Each sub-ACL could be either input directly, as the dict describing it, or by it's name from configuration (note that we can easily distinguish between these, as we know the type of the element ‒ dict is ACL, string is name). So, assuming the example from previous section would be called small, this could be a valid ACL we could call large:

{
	"NOT": "small"
}

As well as this:

{
	"NOT": { "max-msg-size": 128 }
}

And this would reject queries from evil address:

{
	"NOT": {"ip": "666.666.666.666"}
}

This could be ACL accepting local addresses:

{
	"OR": [
		{ "ip": "192.168.0.0/16" },
		{ "ip": "10.0.0.0/8" },
		{ "ip": "172.16.0.0/12" }
	]
}

And this might be our peer for zone transfers (note that we use TSIG key directly here, it is expected that they could be referred by a name as well, but accepted values of any of the properties is not the interesting stuff here):

{
	"AND": [
		{ "ip": "1.2.3.4" },
		{ "tsig": "secret:c2VjcmV0Cg==" }
	]
}

For convenience, we introduce two special preset ACLs, called ACCEPT and REJECT. It is obvious what they do, just note that they could be implemented like this:

  • ACCEPT: {"AND": []}
  • REJECT: {"OR": []}

This is correct by the definition, but the use of the presets is more convenient and readable.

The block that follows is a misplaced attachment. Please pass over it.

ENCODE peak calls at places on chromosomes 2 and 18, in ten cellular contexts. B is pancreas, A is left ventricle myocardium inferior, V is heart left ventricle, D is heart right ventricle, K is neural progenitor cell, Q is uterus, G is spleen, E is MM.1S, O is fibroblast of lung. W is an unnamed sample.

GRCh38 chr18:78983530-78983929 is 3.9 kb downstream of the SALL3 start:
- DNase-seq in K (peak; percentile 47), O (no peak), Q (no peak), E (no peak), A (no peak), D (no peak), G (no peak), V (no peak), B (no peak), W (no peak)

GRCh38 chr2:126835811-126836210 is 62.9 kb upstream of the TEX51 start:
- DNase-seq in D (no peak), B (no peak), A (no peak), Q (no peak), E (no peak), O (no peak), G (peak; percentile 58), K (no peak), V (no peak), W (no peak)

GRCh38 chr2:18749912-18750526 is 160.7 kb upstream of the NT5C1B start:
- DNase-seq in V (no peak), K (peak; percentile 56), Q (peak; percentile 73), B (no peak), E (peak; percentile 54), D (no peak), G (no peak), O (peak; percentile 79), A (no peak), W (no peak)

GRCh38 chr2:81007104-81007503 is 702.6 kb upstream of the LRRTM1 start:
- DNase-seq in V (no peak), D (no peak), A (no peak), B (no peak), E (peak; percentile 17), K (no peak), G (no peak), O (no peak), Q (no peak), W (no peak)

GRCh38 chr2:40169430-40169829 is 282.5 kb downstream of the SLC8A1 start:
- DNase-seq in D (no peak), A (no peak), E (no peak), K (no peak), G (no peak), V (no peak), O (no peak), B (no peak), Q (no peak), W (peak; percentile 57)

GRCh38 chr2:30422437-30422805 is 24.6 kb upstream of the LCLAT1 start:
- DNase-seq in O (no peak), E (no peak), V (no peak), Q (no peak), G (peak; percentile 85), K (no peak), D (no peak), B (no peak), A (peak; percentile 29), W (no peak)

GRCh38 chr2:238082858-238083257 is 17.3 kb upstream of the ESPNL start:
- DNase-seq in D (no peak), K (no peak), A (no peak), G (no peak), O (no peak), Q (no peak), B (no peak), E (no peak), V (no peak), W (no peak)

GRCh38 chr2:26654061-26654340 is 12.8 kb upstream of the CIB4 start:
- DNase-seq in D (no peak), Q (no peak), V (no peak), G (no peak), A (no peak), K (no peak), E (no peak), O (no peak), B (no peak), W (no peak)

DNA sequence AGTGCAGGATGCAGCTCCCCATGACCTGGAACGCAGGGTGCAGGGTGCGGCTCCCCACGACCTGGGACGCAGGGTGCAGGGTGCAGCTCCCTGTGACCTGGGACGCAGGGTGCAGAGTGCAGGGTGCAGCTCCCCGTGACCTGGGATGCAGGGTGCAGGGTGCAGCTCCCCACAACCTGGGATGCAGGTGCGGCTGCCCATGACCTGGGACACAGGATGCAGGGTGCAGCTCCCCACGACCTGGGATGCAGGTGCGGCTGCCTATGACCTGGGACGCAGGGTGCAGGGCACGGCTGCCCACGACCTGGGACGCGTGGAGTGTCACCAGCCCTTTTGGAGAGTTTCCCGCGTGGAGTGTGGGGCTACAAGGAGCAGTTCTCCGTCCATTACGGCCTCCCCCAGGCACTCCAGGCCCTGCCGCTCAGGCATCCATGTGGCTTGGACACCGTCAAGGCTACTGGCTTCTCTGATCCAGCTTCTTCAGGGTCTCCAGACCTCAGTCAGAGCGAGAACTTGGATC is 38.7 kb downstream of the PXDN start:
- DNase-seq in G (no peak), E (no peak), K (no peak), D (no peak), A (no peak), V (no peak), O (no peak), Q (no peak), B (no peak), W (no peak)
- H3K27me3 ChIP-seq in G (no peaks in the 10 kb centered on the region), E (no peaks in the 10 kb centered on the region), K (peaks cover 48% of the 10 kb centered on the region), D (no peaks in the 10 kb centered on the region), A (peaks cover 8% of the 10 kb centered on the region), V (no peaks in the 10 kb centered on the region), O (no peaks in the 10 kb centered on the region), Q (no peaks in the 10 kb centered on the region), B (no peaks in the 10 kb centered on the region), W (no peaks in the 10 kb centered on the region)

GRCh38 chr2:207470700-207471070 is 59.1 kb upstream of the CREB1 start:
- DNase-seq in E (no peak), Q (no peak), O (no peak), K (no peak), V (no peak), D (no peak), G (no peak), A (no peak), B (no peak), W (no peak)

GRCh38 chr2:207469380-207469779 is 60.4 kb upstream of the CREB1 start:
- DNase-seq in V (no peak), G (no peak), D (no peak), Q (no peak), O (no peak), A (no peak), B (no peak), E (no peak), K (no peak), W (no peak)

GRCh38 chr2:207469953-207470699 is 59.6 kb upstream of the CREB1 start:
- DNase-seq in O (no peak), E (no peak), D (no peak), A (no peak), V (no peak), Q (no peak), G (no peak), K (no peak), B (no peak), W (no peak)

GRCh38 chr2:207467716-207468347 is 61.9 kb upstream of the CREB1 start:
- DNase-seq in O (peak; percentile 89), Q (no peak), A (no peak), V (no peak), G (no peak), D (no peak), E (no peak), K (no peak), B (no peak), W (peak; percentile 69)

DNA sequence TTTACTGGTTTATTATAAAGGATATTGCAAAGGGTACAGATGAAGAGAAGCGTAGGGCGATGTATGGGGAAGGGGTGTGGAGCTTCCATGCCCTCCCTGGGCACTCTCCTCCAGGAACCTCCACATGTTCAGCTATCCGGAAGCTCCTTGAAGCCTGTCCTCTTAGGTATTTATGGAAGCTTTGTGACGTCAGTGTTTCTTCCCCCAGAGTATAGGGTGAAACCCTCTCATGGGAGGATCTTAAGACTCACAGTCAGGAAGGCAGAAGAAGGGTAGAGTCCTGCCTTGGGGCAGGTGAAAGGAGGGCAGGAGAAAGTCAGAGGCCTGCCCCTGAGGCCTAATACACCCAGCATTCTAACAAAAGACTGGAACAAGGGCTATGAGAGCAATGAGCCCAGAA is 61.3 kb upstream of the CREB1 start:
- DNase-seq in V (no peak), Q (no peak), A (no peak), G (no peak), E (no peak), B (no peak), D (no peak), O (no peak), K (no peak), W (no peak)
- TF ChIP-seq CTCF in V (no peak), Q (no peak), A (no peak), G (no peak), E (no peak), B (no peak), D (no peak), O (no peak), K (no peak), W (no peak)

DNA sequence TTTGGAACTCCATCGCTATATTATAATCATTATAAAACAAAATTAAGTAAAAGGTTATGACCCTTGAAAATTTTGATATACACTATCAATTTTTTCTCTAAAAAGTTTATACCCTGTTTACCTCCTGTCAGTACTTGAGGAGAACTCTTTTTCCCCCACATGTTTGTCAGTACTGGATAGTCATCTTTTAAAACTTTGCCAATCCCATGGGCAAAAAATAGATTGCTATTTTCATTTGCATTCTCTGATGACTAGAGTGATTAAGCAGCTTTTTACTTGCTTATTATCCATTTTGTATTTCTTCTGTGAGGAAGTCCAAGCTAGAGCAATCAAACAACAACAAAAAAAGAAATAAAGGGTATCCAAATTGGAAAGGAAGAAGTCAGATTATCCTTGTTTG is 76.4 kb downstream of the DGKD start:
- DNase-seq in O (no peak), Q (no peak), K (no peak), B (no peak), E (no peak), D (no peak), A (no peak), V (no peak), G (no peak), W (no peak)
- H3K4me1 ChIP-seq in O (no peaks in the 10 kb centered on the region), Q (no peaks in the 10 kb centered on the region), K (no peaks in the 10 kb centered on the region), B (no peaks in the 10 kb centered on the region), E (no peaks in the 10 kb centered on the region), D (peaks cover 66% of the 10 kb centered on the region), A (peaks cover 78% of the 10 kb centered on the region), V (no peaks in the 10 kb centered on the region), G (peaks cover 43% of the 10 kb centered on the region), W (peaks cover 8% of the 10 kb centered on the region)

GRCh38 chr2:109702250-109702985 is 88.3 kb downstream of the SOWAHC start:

We allow this nesting to go deep to any level (well, see implementation note). This allows for creation of arbitrary complex expressions, combined with the fact the syntax allows to test any properties we're bold enough to name, it should be strong enough.

Abbreviated form

The above examples have one major disadvantage. They are wordy. So, we introduce two methods of abbreviation:

Multiple properties within the same dict

We said that an ACL contains single name-value pair. We now lower the restriction and say there's at last one pair. If there are more, all of them must match. So, this would be equivalent of the zone transfer example:

{
	"ip": "1.2.3.4",
	"tsig": "secret:c2VjcmV0Cg=="
}

This still looks intuitive and users usually want to match the query against multiple properties and they must satisfy them all.

Multiple values of a property

If a property does not accept a list itself (AND accepts a list, while tsig doesn't), a list would mean the value of property could be any of the listed values. So, multiple things in { } are kind of AND, multiple values in [ ] would be kind of OR.

So, this would be equivalent of the local IP address ACL:

{
	"ip": ["192.168.0.0/16", "10.0.0.0/8", "172.16.0.0/12"]